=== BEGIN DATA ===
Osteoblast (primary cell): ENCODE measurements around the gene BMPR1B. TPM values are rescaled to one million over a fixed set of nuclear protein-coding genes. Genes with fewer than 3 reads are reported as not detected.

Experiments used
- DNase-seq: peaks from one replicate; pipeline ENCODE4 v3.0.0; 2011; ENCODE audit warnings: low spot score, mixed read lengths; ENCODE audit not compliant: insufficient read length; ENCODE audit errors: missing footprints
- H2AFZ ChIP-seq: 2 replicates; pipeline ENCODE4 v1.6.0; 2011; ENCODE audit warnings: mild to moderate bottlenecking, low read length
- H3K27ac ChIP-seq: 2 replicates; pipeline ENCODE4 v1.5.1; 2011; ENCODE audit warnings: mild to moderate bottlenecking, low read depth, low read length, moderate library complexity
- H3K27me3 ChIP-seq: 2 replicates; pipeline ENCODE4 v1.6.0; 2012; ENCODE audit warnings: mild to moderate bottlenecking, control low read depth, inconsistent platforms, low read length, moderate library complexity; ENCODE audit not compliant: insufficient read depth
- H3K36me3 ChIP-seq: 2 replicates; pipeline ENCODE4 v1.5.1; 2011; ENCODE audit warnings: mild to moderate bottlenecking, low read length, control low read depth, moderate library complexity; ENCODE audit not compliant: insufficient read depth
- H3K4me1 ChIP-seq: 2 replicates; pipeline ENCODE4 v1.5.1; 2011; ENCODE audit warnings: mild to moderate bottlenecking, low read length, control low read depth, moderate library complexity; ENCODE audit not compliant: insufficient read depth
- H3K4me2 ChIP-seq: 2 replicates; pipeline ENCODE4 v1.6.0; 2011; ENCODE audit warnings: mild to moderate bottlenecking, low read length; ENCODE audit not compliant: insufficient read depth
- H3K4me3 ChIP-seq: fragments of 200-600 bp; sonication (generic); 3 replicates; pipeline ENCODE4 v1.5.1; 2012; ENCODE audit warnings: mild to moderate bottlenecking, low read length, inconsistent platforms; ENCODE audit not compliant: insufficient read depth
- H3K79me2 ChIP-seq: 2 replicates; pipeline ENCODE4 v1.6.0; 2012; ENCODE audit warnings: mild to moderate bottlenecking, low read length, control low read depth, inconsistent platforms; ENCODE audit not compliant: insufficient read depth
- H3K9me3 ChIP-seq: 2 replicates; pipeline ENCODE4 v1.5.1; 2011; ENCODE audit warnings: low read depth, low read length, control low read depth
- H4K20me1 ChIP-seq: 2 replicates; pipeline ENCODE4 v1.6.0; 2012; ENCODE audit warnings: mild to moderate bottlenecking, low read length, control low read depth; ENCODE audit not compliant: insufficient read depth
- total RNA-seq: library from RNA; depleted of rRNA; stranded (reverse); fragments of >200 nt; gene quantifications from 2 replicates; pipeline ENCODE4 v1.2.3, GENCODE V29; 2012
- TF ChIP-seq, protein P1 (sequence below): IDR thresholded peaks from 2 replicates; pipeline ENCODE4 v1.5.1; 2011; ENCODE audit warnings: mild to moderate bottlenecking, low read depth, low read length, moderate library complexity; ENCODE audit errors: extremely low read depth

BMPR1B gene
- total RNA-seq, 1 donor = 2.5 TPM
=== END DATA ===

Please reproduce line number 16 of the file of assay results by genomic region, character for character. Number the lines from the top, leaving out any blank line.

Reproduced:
BMPR1B gene